Public reporting of PCI may dissuade physicians from treating high-risk patients

Healthcare industry leaders have called for more transparency as a way to assess procedures, improve the quality of care and provide patients with better information when selecting hospitals and physicians. A new analysis, however, raises concerns about public reporting.

In 1992, New York became the first state to publicly report in-hospital risk-adjusted mortality after PCI. Fourteen years later, the state changed course and excluded patients with cardiogenic shock from their publicly reported analysis. Officials noted that some PCI operators avoided treating higher-risk patients because they feared those outcomes would not be as positive as treating lower-risk patients.

Since the policy was updated in 2006, patients in New York were significantly more likely to undergo PCI, according to a recent study published in JAMA Cardiology. After adjustments, the risk of in-hospital death among patients in New York with acute MI and shock decreased significantly faster following the policy change compared with states that did not publicly report risk-adjusted mortality.

Still, the researchers found that New York had consistently lower rates of PCI and revascularization for patients with acute MU and cardiogenic shock than states such as Michigan, California and New Jersey that did not report outcomes to the public.

Ajay J. Kirtane, MD; Brahmajee K. Nallamothu, MD, MPH; and Jeffrey W. Moses, MD, wrote in an accompanying editorial that the American College of Cardiology supported the state of New York’s decision to exclude patients with cardiogenic shock from the calculation for PCI mortality. They noted that those extreme-risk patients might skew the numbers and penalize physicians and hospitals that treat sicker patients. They also added that the rates of PCI and revascularization in New York were lower than expected.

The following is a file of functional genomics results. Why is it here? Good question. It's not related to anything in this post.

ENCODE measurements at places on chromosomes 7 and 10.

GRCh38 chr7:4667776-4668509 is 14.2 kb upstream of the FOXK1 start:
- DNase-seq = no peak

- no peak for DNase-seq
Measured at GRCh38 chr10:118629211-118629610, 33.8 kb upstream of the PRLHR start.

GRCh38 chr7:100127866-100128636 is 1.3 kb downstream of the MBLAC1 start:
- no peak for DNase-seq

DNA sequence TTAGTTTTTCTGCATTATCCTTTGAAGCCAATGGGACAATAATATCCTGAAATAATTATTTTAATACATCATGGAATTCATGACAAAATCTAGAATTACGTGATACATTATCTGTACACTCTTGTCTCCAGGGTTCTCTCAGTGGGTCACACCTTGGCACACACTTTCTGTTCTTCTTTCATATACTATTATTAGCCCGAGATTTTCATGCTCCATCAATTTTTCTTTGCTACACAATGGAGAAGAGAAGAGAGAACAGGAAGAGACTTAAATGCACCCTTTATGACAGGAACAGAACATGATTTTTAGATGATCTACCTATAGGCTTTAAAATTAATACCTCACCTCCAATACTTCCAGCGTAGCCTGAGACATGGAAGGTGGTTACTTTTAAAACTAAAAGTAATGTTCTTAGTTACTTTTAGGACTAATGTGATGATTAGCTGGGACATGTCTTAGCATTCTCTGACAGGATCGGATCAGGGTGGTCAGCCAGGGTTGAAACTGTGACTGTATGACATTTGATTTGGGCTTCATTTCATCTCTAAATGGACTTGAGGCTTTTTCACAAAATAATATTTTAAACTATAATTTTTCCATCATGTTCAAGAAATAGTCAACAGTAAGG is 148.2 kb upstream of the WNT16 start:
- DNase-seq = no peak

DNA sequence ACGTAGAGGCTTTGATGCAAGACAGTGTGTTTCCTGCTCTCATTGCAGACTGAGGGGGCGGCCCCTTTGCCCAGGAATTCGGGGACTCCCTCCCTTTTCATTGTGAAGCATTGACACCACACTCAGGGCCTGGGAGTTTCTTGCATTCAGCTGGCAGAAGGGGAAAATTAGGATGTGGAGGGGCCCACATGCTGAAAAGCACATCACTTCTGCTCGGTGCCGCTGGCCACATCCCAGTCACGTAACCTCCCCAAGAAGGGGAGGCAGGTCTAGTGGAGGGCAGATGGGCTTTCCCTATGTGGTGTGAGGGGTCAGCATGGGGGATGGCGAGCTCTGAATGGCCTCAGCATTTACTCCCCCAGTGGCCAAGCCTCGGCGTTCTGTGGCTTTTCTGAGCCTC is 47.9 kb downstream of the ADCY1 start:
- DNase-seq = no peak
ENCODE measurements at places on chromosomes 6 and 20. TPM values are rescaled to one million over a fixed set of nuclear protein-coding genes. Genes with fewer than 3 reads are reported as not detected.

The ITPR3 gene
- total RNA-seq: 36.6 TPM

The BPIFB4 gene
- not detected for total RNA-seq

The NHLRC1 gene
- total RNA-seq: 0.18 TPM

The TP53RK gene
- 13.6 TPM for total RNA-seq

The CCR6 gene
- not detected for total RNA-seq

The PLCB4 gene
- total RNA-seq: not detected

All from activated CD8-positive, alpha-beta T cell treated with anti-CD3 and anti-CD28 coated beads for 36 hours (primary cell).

“The consistent finding that rates of revascularization for [patients with acute MI and cardiogenic shock] in New York persistently lag behind those of other non-reporting states remains sobering,” they wrote. “Although stringent criteria for shock are needed to ensure that there is no upcoding or “gaming” of the system, in our experience based on 10 years of observation within New York, the current exclusion (which at least ought to be adopted in states that currently publicly report PCI mortality) still may not go far enough, and these comparative utilization rates support this assertion.”

Kirtane, Nallamothu and Moses wrote that public reporting of PCI mortality tries to help identify variability in care and help physicians and hospitals that are performing below the acceptable standard. As this study showed, though, public reporting could have unintended consequences.

“Even with the recognition that risk adjustment was not enough to mitigate risk aversion, which led to the New York shock exclusion in 2006, this policy change—although perhaps helpful—still did not do enough to encourage physicians to care for the sickest patients who had the most to lose,” they wrote. “These findings should therefore give pause for those who advocate more widespread and indiscriminate public reporting of PCI mortality without careful consideration of the consequences. It may simply be time to recognize that mortality following PCI is the wrong metric with which to arbitrate its quality across heterogeneous patient scenarios, despite attempts to separate these scenarios into discrete entities, such as shock and nonshock.”